By this time, nearly all Caroline’s English companions had left her. The last to go was Henry Holland, her doctor, who returned to England in April 1815, unable to last the pace any longer.** She was waited upon, after this, by a motley collection of Germans, Italians and French, Arabs and Turks, but nobody seemed to stay long. ‘I was taken three German footmen from Brunswick,’ she recounted later, ‘which had formerly been soldiers in my brother’s regiment but one of them was so drunken that I was obliged to send him back to Brunswick, & I desired Mr. Pergami to find another in his place.’ Later her German maid had to be left behind, for ‘bad conduct’; a French maid was sent back to her parents for ‘very bad conduct’; her courier, Sacchini, robbed her of 200 Napoleons and was instantly sacked, and so was Restal, her piquer, or outrider, who was caught stealing the horses’ food. Mr. Pergami must have had his hands full keeping the staff in some sort of order.

*The British envoy.

** He later became Physician to Queen Victoria and Prince Albert, and was made a Baronet.

[an extract from ‘Prinny’s Daughter: A Biography of Princess Charlotte of Wales’ by Thea Holme]

Picture: James Lonsdale, Caroline of Brunswick (1768-1821), circa 1820, National Portrait Gallery

Charlotte And Leopold Are Supporting Local Community

On January 7, 1817, the Prince Regent gave a Grand Ball at Brighton to celebrate Charlotte’s twenty-first birthday; but Charlotte herself was not there. ‘They mean to keep the day themselves at Clermont,’ he told the Queen. At the beginning of December they had paid a dutiful visit to Brighton, celebrating with the rest of the family the Regent’s recovery with illness; but it seemed that they preferred the soft cool air of their own grounds to the bracing ozone of the Steyne, and accordingly, on Charlotte’s birthday, the village of Esher was hung with garlands and streamers, the bells pealed, a band played, and as it grew dusk Claremont house and grounds were illuminated. The humble dwellings of the poor, we are told, were also lit up with candles, in gratitude for the ‘distinguished munificence of their Royal benefactors’. The shopkeepers, who also had reason for gratitude – Mr. Carter, Linendraper and Haberdasher, Mr. Loveridge, Grocer, Mr. Alder, Butcher, and Mr. Judd, Saddler – vied with one another in displays of crowns, stars and transparencies. The whole village shared in the happiness of the Royal Pair.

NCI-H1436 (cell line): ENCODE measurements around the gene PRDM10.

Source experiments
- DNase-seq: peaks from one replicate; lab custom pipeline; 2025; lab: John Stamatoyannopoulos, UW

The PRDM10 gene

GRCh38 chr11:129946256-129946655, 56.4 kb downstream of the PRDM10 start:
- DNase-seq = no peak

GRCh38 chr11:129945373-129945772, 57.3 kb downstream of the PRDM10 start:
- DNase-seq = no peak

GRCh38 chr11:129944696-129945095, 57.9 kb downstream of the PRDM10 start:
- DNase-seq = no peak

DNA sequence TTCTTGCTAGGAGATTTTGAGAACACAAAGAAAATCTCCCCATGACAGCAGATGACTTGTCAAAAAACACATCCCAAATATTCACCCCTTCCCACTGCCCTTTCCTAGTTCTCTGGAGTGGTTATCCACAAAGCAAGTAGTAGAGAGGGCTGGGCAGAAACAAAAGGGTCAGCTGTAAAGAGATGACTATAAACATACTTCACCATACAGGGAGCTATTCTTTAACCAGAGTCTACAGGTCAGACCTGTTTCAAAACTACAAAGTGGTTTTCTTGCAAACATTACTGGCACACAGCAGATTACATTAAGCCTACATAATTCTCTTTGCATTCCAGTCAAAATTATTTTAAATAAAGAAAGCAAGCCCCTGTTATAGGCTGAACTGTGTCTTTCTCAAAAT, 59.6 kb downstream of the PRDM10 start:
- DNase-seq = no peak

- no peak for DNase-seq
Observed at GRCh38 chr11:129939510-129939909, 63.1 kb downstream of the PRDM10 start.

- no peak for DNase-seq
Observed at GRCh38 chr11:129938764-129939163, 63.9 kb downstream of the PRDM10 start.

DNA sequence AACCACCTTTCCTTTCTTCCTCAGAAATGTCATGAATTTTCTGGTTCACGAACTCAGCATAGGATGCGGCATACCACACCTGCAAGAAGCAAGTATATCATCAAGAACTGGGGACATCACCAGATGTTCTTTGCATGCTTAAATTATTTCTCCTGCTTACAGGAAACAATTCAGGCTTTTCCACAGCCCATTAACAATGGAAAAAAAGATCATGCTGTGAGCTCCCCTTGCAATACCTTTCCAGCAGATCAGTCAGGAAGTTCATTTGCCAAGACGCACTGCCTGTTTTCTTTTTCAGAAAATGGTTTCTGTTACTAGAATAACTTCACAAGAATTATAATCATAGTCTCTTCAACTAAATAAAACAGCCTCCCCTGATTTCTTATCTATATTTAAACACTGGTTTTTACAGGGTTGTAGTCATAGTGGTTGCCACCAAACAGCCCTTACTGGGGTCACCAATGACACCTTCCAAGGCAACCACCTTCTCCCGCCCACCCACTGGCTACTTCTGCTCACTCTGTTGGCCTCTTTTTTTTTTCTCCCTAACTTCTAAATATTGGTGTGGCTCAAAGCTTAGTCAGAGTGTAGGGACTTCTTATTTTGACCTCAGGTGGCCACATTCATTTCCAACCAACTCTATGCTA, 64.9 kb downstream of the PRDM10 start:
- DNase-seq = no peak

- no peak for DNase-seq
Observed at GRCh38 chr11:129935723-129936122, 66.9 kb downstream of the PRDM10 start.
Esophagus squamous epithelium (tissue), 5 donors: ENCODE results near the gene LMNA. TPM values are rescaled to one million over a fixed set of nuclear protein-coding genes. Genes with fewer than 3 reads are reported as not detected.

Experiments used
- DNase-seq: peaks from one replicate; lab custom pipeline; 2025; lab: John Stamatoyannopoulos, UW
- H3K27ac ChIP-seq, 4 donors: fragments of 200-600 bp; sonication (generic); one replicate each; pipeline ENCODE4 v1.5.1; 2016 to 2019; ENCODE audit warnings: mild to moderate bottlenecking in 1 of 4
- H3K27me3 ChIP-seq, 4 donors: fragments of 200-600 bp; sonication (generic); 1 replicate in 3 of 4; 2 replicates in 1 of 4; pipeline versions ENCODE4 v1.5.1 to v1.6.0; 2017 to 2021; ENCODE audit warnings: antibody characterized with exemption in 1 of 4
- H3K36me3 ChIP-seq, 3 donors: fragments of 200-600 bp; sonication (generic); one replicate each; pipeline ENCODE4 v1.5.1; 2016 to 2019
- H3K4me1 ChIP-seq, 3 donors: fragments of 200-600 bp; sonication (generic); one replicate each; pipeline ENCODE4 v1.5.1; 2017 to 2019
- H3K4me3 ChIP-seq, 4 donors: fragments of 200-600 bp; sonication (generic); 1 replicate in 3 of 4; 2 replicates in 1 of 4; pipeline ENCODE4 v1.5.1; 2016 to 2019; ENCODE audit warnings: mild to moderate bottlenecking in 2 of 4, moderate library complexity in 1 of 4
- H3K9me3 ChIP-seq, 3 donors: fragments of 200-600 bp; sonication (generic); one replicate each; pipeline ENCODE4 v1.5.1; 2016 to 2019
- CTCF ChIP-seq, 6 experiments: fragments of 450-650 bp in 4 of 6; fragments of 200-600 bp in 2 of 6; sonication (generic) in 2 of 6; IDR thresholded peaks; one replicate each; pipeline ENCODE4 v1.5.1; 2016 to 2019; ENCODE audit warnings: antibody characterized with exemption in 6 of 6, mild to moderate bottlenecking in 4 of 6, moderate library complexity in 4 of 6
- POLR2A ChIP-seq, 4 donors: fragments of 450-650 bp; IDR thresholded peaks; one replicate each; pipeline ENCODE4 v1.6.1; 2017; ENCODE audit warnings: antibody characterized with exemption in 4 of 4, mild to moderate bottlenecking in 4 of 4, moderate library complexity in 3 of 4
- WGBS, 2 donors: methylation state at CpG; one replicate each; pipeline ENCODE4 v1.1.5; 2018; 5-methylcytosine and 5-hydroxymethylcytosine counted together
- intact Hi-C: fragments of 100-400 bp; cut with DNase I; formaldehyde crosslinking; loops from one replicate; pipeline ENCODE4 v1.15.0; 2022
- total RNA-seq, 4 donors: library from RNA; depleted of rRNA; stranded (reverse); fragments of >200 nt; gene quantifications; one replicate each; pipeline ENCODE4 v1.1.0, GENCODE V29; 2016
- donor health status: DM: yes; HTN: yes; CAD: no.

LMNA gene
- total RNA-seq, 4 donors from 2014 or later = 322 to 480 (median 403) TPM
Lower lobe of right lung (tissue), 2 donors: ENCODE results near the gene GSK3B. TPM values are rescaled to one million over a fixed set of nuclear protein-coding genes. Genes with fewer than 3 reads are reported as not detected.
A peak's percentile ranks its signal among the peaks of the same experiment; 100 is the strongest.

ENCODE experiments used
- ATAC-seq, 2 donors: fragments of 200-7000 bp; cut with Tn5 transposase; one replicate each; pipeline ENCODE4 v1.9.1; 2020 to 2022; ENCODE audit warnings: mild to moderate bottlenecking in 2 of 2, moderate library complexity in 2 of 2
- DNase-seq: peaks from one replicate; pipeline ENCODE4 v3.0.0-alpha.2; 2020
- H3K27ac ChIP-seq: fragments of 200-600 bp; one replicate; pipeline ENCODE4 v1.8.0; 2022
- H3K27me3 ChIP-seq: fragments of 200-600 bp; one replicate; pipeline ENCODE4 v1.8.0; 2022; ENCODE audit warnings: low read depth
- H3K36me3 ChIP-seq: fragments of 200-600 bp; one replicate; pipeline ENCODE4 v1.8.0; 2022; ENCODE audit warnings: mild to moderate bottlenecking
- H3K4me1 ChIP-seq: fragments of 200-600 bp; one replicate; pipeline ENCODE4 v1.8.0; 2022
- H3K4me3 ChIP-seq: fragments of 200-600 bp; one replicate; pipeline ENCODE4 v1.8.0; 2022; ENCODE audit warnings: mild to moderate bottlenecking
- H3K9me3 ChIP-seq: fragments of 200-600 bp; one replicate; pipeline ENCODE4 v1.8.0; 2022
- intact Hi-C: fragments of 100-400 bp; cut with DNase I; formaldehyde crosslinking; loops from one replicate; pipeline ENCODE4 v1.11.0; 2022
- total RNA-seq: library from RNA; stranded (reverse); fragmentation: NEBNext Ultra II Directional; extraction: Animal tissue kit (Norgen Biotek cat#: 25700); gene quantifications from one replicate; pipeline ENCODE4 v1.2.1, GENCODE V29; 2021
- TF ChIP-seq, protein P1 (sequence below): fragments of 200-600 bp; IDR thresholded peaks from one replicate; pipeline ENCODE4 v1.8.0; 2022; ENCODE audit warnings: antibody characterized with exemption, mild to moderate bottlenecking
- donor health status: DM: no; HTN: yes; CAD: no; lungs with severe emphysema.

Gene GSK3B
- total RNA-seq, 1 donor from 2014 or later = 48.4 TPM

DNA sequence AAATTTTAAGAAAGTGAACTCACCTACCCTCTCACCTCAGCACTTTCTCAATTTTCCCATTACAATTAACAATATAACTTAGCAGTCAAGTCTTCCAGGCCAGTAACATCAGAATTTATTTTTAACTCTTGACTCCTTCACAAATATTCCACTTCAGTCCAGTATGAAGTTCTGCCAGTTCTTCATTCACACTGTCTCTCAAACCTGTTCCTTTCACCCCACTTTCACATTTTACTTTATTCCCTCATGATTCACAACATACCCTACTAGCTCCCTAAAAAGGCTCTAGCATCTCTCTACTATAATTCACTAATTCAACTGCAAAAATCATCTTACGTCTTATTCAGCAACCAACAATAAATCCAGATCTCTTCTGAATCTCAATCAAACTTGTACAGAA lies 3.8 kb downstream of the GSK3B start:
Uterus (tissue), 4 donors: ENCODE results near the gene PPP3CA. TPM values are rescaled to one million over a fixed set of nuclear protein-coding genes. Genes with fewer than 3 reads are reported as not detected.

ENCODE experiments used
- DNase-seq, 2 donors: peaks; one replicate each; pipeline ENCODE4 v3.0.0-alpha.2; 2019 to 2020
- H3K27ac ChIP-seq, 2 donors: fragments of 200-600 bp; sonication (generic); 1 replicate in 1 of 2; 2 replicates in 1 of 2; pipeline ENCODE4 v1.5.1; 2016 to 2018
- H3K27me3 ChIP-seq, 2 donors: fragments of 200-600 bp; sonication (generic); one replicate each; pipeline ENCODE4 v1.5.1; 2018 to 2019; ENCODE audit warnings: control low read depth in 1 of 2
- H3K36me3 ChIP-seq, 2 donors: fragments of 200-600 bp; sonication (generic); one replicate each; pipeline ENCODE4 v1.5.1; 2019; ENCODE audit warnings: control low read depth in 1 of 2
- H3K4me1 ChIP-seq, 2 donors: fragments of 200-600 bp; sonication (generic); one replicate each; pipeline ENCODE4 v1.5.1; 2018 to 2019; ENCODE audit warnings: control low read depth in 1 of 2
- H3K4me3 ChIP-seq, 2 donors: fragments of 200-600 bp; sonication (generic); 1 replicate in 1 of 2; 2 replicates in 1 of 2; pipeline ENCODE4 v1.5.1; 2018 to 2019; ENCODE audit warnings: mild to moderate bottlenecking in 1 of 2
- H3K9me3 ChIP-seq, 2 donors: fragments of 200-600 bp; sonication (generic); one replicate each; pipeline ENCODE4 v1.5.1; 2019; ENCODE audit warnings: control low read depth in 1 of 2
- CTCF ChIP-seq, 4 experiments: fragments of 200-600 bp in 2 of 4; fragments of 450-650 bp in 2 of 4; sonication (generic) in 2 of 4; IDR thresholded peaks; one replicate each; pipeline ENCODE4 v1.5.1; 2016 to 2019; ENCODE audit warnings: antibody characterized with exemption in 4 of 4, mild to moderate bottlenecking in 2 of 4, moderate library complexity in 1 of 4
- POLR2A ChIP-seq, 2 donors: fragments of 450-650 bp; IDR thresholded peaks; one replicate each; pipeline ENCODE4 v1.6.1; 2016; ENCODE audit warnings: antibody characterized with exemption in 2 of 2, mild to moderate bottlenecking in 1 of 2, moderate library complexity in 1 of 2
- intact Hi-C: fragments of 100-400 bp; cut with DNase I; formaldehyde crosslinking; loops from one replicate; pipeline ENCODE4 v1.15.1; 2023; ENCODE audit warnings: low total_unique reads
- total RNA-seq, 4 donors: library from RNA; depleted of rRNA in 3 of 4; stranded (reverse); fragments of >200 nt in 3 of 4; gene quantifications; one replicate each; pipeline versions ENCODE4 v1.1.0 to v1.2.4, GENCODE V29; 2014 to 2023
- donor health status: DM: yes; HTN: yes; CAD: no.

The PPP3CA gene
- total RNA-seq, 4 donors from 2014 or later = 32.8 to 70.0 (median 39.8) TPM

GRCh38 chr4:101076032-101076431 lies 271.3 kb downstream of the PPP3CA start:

‘We are doing a great deal to improve the place,’ Charlotte told Mercer, ‘which employs a vast many poor labouring people who would otherwise be quite out of work and probably starving for want of it … We are in the middle now of … new paling entirely round the Park.’

It was so pleasant to write ‘we’, as she now did all the time. ‘We’ had only one meaning, Leopold and Charlotte. She was protected, she believed, from all the ills of her youth by this one word; and she was no longer tormented by what her father might decide or what her mother might do. She wished that she could have been some help to her mother, but their correspondence had languished, and she agreed with Leopold that there was no means of changing the unhappy situation.

[an extract from ‘Prinny’s Daughter: A Biography of Princess Charlotte of Wales’ by Thea Holme]

Picture: Claremont Park, Esher, Surrey, 19th Century